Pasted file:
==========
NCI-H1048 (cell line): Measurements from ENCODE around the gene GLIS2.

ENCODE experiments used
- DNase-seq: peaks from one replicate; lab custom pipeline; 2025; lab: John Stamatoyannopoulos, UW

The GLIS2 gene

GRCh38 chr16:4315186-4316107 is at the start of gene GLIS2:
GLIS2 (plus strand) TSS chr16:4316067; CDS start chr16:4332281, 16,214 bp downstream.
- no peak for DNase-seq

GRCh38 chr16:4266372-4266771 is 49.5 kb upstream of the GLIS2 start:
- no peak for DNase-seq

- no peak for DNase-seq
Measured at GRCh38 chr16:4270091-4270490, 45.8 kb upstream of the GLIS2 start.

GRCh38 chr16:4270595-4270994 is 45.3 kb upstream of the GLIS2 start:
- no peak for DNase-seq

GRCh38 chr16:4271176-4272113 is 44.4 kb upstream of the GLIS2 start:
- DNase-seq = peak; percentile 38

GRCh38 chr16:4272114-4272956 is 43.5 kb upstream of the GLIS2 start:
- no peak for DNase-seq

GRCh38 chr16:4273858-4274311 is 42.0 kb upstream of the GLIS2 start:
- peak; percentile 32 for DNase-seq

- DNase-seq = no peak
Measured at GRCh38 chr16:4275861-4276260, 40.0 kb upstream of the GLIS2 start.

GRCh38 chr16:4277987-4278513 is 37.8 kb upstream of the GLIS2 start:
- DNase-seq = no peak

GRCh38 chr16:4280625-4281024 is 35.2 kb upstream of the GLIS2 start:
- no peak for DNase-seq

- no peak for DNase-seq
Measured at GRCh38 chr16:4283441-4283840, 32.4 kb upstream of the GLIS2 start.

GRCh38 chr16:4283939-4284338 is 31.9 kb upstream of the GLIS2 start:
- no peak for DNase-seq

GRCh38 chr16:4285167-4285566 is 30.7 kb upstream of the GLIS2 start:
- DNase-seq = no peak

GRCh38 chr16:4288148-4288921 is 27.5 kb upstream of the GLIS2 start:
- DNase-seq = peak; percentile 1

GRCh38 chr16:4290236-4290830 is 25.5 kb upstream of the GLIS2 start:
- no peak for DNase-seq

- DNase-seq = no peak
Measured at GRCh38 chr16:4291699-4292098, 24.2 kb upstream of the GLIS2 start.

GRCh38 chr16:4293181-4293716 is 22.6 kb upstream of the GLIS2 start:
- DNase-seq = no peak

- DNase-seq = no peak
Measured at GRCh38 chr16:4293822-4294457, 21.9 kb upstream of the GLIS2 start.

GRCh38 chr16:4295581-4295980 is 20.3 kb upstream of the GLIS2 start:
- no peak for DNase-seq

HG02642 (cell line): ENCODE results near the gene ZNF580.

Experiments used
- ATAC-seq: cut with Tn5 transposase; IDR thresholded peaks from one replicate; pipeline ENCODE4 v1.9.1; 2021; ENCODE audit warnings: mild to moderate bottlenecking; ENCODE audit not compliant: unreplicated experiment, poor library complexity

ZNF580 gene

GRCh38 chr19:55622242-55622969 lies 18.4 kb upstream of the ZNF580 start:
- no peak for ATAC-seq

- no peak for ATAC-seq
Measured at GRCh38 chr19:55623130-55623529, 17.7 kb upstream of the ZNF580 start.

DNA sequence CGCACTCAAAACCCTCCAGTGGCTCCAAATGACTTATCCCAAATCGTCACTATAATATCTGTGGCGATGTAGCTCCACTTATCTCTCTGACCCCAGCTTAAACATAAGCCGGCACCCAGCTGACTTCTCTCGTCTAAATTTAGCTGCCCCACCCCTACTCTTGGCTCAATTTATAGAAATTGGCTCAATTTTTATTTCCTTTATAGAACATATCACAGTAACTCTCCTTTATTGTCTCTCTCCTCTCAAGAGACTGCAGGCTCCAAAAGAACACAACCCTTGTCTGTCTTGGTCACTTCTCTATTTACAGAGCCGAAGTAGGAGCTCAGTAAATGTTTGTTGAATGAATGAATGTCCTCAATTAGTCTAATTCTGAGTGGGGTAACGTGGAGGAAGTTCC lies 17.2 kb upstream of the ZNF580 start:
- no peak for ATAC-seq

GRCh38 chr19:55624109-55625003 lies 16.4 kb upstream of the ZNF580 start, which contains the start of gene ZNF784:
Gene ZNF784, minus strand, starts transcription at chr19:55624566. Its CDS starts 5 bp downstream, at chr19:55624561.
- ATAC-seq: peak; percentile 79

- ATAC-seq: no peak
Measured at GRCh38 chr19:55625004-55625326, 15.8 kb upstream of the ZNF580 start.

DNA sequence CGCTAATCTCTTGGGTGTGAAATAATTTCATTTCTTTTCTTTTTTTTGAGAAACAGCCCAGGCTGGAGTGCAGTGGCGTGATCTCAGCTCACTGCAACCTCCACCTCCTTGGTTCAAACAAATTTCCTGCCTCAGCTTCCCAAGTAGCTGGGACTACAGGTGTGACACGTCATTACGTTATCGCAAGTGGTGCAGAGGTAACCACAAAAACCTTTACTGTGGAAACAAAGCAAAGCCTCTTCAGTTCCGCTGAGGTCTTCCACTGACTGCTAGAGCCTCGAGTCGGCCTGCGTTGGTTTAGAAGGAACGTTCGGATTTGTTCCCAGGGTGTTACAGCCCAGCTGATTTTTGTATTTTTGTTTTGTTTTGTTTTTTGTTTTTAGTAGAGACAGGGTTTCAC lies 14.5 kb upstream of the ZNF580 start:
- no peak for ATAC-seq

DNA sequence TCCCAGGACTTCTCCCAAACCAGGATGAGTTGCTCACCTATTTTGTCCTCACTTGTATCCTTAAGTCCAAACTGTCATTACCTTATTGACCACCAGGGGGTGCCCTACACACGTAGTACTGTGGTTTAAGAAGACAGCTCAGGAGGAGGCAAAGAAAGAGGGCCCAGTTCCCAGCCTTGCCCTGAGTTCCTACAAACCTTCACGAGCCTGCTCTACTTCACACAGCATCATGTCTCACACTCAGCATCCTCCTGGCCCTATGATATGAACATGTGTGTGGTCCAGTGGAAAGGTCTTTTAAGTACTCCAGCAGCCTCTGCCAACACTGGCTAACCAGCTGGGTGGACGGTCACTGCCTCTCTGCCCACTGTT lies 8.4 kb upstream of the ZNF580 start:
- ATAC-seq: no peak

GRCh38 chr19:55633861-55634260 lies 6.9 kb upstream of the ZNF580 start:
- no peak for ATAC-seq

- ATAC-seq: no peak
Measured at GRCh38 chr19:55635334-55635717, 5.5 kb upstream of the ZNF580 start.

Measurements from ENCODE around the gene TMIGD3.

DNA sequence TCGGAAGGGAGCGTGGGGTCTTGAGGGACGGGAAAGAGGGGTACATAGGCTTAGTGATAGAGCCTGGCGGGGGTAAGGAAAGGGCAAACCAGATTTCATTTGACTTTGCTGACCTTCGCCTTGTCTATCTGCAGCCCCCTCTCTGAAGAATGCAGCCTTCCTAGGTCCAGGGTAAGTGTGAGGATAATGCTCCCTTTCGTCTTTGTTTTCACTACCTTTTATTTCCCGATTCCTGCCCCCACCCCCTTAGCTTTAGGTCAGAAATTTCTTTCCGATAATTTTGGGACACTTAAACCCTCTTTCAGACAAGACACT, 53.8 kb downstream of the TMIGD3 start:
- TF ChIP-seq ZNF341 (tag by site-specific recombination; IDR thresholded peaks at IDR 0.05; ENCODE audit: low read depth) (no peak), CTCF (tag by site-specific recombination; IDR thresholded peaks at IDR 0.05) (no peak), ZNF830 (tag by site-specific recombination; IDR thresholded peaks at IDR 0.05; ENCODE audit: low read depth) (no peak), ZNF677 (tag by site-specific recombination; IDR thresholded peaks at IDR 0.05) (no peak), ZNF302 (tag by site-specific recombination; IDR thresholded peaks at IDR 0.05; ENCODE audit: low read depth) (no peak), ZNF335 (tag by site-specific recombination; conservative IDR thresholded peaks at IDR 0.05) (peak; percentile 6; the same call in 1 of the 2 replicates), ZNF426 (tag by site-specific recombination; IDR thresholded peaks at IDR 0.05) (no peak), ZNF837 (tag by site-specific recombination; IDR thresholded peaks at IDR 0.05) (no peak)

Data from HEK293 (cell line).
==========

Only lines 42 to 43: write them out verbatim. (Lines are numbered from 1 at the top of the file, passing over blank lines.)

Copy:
GRCh38 chr16:4295581-4295980 is 20.3 kb upstream of the GLIS2 start:
- no peak for DNase-seq